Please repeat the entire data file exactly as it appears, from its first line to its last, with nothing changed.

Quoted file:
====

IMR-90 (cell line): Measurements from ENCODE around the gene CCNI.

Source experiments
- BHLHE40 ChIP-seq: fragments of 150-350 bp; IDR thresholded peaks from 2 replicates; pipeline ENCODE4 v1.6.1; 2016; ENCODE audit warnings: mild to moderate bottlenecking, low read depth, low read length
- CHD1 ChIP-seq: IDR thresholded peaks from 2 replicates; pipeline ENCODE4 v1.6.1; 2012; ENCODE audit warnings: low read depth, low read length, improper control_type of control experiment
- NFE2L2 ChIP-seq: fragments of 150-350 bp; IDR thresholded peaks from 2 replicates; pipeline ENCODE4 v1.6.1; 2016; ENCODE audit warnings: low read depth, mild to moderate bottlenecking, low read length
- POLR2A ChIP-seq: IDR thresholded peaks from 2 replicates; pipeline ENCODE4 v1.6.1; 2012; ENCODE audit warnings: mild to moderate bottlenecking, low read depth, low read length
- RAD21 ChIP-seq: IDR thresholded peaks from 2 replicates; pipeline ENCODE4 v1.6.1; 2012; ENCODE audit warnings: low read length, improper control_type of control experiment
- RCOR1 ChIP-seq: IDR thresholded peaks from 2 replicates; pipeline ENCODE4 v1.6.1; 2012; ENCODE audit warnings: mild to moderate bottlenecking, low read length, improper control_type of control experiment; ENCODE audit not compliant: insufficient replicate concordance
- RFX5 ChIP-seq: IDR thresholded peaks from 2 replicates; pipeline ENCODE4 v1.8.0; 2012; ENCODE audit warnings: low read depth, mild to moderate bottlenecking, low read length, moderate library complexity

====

IMR-90 (cell line): Measurements from ENCODE around the gene CCNI.

Source experiments
- BHLHE40 ChIP-seq: fragments of 150-350 bp; IDR thresholded peaks from 2 replicates; pipeline ENCODE4 v1.6.1; 2016; ENCODE audit warnings: mild to moderate bottlenecking, low read depth, low read length
- CHD1 ChIP-seq: IDR thresholded peaks from 2 replicates; pipeline ENCODE4 v1.6.1; 2012; ENCODE audit warnings: low read depth, low read length, improper control_type of control experiment
- NFE2L2 ChIP-seq: fragments of 150-350 bp; IDR thresholded peaks from 2 replicates; pipeline ENCODE4 v1.6.1; 2016; ENCODE audit warnings: low read depth, mild to moderate bottlenecking, low read length
- POLR2A ChIP-seq: IDR thresholded peaks from 2 replicates; pipeline ENCODE4 v1.6.1; 2012; ENCODE audit warnings: mild to moderate bottlenecking, low read depth, low read length
- RAD21 ChIP-seq: IDR thresholded peaks from 2 replicates; pipeline ENCODE4 v1.6.1; 2012; ENCODE audit warnings: low read length, improper control_type of control experiment
- RCOR1 ChIP-seq: IDR thresholded peaks from 2 replicates; pipeline ENCODE4 v1.6.1; 2012; ENCODE audit warnings: mild to moderate bottlenecking, low read length, improper control_type of control experiment; ENCODE audit not compliant: insufficient replicate concordance
- RFX5 ChIP-seq: IDR thresholded peaks from 2 replicates; pipeline ENCODE4 v1.8.0; 2012; ENCODE audit warnings: low read depth, mild to moderate bottlenecking, low read length, moderate library complexity